The 5G telecom technology should be a tool for freedom and prosperity and must not be used as a conduit for suppression and censorship, US President Donald Trump said on Tuesday, remarks seen as a clear reference to Chinese firm Huawei against which the US slapped sanctions.
The US has already banned Huawei, the world leader in telecom equipment and the number two smartphone producer, over concerns of security.
In his media statement after talks with Prime Minister Narendra Modi, Trump also referred to “Quad”, a coalition of India, the US, Australia and Japan formed to ensure peace and stability in the Indo-Pacific in the backdrop of China’s aggressive military posturing in the region.
The US president also talked about the Blue Dot Network, an initiative to develop sustainable infrastructure among like-minded countries and increasingly seen as a counter to China’s Belt and Road Initiative.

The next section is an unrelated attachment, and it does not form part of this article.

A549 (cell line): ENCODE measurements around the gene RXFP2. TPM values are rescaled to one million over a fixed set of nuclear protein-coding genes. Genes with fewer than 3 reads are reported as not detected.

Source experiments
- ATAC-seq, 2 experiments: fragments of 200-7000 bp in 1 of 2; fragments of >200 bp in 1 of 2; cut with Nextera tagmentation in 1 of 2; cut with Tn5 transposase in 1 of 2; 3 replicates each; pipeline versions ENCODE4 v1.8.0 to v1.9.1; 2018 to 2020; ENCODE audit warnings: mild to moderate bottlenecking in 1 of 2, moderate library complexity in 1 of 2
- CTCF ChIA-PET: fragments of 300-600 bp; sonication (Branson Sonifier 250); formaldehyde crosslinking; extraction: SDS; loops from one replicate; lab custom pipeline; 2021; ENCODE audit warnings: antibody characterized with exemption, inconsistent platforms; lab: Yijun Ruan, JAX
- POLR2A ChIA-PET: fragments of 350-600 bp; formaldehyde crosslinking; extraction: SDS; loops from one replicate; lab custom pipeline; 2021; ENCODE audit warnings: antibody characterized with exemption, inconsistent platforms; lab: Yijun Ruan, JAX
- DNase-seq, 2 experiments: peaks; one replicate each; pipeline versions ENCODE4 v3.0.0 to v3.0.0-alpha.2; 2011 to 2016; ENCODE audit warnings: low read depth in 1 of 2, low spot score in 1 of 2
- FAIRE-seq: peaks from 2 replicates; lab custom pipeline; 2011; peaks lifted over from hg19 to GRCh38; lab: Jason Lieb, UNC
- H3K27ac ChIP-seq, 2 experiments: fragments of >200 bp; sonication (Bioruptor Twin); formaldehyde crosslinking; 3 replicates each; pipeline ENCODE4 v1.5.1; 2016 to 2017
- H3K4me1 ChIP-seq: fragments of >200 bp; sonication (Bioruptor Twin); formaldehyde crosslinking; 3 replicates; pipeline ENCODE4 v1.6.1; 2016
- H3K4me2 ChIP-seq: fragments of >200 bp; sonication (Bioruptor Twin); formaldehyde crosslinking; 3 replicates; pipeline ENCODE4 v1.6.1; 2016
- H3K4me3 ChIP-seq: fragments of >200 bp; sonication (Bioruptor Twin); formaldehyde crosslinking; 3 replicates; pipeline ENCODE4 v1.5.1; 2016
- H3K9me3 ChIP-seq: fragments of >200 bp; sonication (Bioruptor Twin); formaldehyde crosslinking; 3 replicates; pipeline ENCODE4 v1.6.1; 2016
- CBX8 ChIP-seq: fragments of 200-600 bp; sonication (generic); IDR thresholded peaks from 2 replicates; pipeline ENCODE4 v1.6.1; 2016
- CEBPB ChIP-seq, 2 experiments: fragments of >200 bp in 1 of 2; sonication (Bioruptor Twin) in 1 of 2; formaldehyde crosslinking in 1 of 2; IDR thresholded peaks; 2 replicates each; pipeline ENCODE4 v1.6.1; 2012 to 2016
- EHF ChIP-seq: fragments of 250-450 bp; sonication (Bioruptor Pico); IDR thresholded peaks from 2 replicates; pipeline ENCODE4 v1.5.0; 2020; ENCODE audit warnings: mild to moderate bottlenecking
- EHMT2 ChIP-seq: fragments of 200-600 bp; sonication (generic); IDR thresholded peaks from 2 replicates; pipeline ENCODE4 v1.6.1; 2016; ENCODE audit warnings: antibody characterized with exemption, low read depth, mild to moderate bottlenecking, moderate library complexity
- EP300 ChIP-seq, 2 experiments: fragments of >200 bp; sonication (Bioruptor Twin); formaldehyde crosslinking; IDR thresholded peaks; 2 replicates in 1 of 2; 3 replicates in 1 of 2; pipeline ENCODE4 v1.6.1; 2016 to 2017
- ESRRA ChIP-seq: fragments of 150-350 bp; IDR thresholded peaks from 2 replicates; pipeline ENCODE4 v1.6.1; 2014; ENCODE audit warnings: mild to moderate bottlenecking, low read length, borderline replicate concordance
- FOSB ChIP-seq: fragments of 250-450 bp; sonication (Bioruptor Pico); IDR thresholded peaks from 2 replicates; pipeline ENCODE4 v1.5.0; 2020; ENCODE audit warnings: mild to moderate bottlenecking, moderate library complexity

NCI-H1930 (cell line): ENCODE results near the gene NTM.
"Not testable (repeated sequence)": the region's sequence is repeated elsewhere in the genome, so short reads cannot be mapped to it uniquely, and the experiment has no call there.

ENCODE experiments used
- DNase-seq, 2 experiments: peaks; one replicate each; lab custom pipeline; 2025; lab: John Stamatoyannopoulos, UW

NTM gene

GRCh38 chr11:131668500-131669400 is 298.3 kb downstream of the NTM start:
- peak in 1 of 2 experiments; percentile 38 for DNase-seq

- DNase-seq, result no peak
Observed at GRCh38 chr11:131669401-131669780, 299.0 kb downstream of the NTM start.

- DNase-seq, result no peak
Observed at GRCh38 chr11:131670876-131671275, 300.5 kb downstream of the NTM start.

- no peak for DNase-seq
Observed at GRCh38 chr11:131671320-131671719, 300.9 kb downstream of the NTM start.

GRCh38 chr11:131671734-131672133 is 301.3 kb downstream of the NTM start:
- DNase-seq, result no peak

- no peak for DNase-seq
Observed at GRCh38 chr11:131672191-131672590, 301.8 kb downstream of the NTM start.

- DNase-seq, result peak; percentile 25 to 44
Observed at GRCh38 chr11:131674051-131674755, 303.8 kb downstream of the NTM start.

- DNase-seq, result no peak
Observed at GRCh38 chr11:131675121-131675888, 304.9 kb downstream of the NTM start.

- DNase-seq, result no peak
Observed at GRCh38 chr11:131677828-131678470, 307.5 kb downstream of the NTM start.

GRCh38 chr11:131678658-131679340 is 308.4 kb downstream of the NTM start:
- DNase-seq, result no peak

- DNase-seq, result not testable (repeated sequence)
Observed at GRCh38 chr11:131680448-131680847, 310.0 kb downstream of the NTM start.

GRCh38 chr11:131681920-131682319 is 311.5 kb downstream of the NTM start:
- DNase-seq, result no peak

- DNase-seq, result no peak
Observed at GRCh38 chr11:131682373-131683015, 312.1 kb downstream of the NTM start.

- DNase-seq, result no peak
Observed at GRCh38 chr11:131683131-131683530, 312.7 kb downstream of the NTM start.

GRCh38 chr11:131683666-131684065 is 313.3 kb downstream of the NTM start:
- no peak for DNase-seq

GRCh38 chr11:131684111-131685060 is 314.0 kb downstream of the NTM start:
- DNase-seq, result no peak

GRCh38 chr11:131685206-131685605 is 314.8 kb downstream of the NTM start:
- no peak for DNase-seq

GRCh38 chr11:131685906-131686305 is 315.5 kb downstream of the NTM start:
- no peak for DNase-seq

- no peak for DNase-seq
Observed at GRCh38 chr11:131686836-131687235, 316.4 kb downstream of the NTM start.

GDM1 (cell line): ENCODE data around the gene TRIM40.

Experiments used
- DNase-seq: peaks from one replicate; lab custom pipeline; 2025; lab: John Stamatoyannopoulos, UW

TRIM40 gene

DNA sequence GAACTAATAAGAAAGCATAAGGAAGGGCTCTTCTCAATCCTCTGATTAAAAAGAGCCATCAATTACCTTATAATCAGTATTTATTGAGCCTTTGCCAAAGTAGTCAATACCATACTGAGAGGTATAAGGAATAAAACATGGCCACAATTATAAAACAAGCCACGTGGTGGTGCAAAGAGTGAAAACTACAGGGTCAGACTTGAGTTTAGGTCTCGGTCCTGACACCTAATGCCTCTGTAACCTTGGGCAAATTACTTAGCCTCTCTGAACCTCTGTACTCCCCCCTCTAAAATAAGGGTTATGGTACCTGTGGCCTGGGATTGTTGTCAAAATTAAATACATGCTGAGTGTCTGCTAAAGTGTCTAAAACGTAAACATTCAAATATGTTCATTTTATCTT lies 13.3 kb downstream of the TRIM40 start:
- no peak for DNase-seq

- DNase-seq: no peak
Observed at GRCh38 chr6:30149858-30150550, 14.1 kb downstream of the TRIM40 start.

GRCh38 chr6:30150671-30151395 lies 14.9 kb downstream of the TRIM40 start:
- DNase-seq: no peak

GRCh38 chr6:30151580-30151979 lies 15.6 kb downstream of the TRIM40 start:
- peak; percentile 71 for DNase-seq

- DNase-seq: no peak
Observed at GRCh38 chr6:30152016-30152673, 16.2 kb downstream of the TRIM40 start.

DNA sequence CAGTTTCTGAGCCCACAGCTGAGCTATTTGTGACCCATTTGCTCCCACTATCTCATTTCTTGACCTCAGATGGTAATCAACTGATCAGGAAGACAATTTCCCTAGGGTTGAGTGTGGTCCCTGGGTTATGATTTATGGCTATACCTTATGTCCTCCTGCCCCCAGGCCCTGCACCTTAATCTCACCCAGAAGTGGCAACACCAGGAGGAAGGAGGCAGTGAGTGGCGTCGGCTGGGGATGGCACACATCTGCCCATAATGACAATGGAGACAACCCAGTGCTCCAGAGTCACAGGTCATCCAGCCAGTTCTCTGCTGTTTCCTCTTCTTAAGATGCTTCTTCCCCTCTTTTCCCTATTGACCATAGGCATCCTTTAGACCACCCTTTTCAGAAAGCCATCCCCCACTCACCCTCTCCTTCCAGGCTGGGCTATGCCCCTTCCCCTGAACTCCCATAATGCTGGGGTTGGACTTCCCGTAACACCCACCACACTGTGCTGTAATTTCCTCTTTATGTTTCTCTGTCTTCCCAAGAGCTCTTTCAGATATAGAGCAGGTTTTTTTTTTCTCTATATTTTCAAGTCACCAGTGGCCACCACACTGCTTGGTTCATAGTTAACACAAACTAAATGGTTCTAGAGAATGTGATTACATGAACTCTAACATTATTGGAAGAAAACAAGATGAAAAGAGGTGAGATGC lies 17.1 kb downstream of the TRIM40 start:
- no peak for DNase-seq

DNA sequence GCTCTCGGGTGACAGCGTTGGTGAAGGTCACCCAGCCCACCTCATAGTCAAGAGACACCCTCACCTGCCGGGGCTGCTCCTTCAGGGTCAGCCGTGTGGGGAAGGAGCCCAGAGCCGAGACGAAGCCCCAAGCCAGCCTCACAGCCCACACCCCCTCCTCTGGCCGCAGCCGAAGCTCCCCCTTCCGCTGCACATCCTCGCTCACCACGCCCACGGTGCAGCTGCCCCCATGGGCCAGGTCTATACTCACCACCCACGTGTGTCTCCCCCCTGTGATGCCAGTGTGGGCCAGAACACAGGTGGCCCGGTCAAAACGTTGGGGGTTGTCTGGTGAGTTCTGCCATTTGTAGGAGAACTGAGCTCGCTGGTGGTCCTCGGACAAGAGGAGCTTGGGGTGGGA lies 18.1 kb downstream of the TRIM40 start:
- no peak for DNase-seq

On ‘Quad’, Trump said he and Modi discussed ways to revitalise the coalition.
“Together, the Prime Minister and I are revitalising the Quad Initiative with the United States, India, Australia and Japan,” Trump said, with Modi by his side.
The US president said the 5G issue also figured in his talks with Modi.
“We discussed the importance of a secure 5G wireless network and the need for this emerging technology to be a tool for freedom, progress, prosperity — not to do anything where it could be even conceived as a conduit for suppression and censorship,” Trump said.
India has decided to allow Huawei to participate in 5G trials. China welcomed India’s decision.
The Trump administration placed Huawei and its affiliates on a blacklist. The US fears that telecom systems built by Huawei could be used by the Chinese government for espionage.
On Blue Dot Network, the US President said there was a need for having trustworthy options for high-quality infrastructure development.
“To guarantee that the infrastructure of the future is built in a safe, transparent, and accountable manner, the United States is working with a range of partners, including Australia and Japan, to create the Blue Dot Network,” he said.
He described the network as a major initiative to ensure countries around the world to have access to private sector-led, sustainable, and trustworthy options for high-quality infrastructure development.